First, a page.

The AVID Ingenium Plug&Play turntable Plug and Play, Indeed!

By Jeff Dorgay

Listening to Simon and Garfunkel’s classic, Bridge Over Troubled Water, on AVID’s Ingenium Plug&Play table is not only highly satisfying but clearly illustrates how much difference the turntable makes in the analog equation.

Too often, I’ve seen audiophiles put a mega cartridge on a mediocre turntable/tonearm combination expecting excellence. But like a backyard mechanic that thinks merely putting a big engine in a car that is not capable of handling the extra horsepower will guarantee more speed, the same applies to your analog front end. It’s a system and should be treated as such. Too much or too little performance in any area throws off the balance, and in the end, throws away resolution. The AVID Ingenium Plug&Play is perfection in the sense that it all works together optimally.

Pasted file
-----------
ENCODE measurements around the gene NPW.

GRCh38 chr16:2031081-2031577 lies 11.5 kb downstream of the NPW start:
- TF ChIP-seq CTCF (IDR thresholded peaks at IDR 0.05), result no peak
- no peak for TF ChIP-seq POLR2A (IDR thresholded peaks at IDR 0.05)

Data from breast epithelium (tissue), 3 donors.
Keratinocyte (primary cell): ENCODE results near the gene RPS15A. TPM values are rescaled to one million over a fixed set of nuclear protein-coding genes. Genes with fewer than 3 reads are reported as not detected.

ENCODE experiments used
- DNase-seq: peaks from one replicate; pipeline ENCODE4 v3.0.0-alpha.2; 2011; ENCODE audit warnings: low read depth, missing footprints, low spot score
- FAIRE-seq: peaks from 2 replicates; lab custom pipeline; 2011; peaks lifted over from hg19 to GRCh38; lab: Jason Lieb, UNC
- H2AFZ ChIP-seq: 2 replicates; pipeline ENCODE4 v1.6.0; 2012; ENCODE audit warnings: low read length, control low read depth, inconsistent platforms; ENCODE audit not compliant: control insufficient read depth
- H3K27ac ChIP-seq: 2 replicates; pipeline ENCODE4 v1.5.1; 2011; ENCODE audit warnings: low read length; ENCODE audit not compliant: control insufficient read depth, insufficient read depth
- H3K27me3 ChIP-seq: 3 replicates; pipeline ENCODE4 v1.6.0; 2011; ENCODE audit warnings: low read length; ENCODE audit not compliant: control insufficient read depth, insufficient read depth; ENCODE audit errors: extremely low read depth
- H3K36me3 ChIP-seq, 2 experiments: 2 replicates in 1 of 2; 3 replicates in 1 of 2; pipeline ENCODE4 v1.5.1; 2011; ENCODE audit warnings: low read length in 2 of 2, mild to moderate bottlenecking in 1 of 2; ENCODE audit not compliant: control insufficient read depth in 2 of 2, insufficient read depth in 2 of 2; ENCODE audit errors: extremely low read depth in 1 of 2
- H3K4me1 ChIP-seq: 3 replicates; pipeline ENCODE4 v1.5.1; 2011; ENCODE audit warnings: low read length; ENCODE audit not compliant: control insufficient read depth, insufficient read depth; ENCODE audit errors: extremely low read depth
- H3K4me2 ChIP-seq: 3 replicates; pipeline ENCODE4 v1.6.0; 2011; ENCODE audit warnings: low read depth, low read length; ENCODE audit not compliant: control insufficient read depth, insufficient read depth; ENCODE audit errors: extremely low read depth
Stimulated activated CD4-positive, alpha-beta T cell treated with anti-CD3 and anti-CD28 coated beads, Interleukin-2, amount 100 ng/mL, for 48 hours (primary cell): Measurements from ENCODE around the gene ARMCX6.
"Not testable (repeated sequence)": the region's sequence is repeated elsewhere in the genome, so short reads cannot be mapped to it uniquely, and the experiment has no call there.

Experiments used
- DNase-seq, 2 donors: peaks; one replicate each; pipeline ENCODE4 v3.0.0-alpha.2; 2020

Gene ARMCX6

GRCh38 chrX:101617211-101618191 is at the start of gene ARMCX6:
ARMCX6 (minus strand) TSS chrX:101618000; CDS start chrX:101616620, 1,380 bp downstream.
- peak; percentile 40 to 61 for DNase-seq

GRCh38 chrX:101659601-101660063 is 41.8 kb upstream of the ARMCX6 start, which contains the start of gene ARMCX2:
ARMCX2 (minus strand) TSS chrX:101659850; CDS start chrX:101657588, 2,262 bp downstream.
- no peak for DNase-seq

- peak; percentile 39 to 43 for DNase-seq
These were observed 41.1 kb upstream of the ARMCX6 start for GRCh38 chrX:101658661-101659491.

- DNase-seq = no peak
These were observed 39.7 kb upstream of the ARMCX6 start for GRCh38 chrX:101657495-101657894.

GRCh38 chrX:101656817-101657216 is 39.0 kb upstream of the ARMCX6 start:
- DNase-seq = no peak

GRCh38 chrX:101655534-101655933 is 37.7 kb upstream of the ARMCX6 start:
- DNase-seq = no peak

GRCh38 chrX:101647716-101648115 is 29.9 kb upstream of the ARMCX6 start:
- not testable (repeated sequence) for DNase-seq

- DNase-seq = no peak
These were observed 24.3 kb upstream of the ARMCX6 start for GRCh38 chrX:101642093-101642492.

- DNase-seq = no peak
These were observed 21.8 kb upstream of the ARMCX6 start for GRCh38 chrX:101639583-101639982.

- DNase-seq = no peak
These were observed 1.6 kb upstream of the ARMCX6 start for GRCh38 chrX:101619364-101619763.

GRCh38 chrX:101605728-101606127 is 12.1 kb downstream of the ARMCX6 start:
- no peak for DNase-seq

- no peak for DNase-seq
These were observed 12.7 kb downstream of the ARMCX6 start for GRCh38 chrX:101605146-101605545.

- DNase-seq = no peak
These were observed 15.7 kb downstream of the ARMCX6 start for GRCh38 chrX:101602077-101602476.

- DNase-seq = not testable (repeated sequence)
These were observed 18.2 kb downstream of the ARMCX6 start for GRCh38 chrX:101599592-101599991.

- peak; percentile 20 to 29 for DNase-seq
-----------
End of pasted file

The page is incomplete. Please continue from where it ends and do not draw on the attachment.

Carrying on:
An often-quoted audiophile truth states the source is the most essential part of your system, because if you don’t have the musical information to begin with, what’s downstream won’t matter, or at least not as much. To that end, AVID’s founder, Conrad Mas believes that the platform provided by the actual turntable as a stable mechanical platform is perhaps the most important. If you’ve visited an AVID demo at a dealer or hifi show, no doubt you’ve experienced his good/better/best demonstration, where he puts a mid-grade tonearm and cartridge on three different turntables in the AVID line. It’s always a straightforward exercise hearing how much more music is revealed as you go up the AVID range, proving that the table does make a massive difference.

Big sound indeed

Coming full circle, the same thing applies here. The Ingenium Plug&Play centers around the Ingenium turntable, which is a fantastic product on its own. For those interested, I own Ingenium #0001, so I’ve had as much seat time with the Ingenium as anyone but Mr. Mas himself. The level of fit and finish here at $1,795 with the Rega sourced arm and cartridge is nothing short of stunning. The key to the success of the Ingenium’s big sound is the main drive/sub-platter/bearing assembly, made to the same high standard as AVID’s flagship tables, with AVID’s inverted bearing design. It also uses the same high quality, machined center clamp equipped with every AVID table.